Andrew Jackson was a very provocative man for his times. He had many radical ideas for his times. This and other reasons are why he became the Seventh President of the United States, Andrew Jackson. During his presidency, things focused on will be both the highs and the lows of his two terms in office, from 1829-1837. Some of the issues that are focused upon on are states' rights, nullification, the tariff, the spoils system, Indian removal and banking policies; these controversies brought forth-strong rivalry over his years of president. He was known for his iron will and fiery personality, and strong use of the powers of his office that made his years of presidency to be known as the "Age of Jackson." .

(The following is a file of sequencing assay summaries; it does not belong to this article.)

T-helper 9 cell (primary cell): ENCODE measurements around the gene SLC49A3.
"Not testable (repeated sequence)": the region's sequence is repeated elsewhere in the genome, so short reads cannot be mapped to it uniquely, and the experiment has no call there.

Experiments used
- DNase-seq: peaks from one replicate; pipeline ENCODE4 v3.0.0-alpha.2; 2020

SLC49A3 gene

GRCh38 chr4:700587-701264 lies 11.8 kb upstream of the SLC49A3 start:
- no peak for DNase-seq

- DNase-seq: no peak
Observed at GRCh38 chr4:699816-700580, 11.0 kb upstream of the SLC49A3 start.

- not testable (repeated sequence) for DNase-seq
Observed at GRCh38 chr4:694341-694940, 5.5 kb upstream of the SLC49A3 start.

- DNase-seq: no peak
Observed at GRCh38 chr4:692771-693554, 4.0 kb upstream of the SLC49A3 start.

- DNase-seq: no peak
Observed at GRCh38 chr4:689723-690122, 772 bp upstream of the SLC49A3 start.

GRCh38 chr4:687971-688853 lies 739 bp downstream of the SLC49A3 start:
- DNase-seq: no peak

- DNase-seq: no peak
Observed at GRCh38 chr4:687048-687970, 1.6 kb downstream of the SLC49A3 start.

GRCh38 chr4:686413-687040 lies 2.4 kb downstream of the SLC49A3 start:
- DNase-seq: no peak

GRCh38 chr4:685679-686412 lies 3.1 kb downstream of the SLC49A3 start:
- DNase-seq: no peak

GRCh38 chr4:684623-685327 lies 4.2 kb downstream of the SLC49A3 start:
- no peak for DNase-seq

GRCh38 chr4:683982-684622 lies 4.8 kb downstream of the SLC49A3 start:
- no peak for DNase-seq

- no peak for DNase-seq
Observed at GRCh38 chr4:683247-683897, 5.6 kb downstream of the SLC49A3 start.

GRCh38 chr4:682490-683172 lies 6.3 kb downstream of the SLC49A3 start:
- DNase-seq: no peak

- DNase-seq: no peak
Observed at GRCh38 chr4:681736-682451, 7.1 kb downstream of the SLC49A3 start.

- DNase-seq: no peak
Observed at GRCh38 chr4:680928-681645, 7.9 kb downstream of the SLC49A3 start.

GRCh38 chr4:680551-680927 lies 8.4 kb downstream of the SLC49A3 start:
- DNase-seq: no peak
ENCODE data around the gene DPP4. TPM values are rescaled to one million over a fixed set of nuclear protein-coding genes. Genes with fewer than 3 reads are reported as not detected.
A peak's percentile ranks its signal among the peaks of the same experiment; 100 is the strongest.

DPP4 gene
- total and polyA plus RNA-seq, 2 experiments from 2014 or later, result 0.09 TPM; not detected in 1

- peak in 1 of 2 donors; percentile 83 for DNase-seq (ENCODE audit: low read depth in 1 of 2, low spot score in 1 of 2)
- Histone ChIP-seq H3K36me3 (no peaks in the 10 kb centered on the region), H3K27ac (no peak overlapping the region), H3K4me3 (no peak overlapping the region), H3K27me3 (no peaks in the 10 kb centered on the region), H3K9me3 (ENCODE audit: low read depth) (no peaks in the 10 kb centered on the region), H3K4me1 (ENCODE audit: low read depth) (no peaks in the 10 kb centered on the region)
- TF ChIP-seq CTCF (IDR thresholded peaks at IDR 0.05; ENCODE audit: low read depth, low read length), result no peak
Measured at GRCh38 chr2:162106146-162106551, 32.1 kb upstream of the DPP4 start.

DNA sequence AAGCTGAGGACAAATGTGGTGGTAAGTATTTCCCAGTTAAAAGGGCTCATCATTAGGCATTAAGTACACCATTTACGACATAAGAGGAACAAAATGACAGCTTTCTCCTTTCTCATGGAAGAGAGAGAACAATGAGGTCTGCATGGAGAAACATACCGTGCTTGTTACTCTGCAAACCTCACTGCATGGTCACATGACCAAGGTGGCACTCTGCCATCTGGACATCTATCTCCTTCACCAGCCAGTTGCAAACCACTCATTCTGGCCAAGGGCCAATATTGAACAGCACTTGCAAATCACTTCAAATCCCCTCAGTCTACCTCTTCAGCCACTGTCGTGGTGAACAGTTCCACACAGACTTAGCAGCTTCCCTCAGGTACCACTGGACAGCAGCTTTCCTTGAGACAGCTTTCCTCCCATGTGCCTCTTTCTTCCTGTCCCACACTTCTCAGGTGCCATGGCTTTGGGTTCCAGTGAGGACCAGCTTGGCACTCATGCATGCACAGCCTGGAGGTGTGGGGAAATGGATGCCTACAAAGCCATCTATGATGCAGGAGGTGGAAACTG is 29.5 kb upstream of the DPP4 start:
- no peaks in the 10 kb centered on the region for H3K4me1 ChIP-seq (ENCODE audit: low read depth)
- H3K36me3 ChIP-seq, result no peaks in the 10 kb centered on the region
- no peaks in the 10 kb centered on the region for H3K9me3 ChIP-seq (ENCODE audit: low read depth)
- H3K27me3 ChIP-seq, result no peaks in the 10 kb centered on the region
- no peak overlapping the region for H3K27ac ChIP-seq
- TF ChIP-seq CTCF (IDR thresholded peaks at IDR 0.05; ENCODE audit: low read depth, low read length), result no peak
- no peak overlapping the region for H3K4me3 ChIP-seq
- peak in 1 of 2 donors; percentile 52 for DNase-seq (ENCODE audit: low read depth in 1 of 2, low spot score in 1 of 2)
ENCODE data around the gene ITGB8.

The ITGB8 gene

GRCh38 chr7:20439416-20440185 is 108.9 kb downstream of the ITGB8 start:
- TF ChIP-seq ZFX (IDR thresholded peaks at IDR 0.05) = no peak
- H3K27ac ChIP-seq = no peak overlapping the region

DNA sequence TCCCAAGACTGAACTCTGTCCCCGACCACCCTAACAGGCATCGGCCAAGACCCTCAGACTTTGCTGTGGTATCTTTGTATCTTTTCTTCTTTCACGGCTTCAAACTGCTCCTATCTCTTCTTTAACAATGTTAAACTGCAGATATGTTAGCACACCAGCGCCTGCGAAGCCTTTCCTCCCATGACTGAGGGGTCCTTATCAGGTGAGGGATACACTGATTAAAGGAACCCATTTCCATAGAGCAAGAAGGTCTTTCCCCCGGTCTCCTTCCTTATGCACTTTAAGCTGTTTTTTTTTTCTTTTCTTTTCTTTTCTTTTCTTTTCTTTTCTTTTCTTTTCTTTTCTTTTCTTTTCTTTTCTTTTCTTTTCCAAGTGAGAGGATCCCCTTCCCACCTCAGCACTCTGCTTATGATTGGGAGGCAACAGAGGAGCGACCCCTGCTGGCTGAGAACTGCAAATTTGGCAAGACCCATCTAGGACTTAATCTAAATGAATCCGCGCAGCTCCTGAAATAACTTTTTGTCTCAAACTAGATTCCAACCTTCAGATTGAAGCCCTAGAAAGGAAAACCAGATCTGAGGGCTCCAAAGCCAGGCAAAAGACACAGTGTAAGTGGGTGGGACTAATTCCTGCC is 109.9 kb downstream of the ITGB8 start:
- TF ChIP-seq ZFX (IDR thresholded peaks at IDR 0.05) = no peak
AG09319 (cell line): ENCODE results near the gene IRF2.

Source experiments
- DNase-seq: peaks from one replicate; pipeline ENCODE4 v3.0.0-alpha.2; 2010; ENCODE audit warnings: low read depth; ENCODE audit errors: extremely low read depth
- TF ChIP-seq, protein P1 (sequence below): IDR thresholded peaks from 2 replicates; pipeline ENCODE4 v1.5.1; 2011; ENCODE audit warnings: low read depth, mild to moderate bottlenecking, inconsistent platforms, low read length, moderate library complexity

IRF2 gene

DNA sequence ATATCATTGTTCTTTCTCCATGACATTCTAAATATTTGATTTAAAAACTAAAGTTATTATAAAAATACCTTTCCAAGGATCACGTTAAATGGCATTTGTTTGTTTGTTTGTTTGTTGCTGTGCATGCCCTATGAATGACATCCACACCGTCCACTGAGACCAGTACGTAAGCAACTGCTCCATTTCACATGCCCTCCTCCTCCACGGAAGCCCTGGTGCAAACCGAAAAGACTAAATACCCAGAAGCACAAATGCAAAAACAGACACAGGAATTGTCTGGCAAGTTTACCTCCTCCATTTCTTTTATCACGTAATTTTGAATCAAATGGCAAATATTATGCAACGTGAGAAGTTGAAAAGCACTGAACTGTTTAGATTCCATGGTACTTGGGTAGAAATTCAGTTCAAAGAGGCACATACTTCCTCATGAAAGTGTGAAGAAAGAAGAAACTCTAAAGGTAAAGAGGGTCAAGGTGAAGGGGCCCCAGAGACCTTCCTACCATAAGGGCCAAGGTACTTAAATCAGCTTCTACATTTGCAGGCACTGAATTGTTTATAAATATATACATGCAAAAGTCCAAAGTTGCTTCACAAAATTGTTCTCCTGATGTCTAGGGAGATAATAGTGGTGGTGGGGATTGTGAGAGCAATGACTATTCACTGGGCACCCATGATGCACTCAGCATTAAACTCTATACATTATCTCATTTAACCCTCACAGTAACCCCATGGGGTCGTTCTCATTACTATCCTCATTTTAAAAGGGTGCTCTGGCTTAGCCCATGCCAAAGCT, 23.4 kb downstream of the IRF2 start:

Andrew Jackson was born in Waxhaw Settlement, South Carolina on March 15, 1767. His parents Andrew Jackson (father) and Elizabeth Hutchington (mother) had three children together. They were Hugh Jackson, Andrew Jackson, and another Robert Jackson. In Jackson's childhood, he had a bad reputation because he had a quick temper. He grew up with people who were ready to fight at any time to defend their honor. He later became known to do the same for himself. Whenever a boy played a joke on Jackson, Jackson would challenge him to a fight. As a young boy, everyone said that Jackson "never gave up". His mother wanted him to be a minister when he grew up. In the year 1781 Andrew's mother died of cholera while comforting cousins. He was raised in the home of his aunt, Jane Crawford. Jackson's mother would frequently tell her boys stories about war and their grandfather and how he fought in wars. This made Jackson want to be part of a war. At the young age of thirteen during the American Revolution he served as an orderly Colonel William Richardson Davie, carrying messages. Following a minor engagement, the British captured him and his brother. When Andrew refused to clean the muddy boots of an officer, the officer took out his sword and cut Andrew across the fore head and left hand which left him scarred for a lifetime.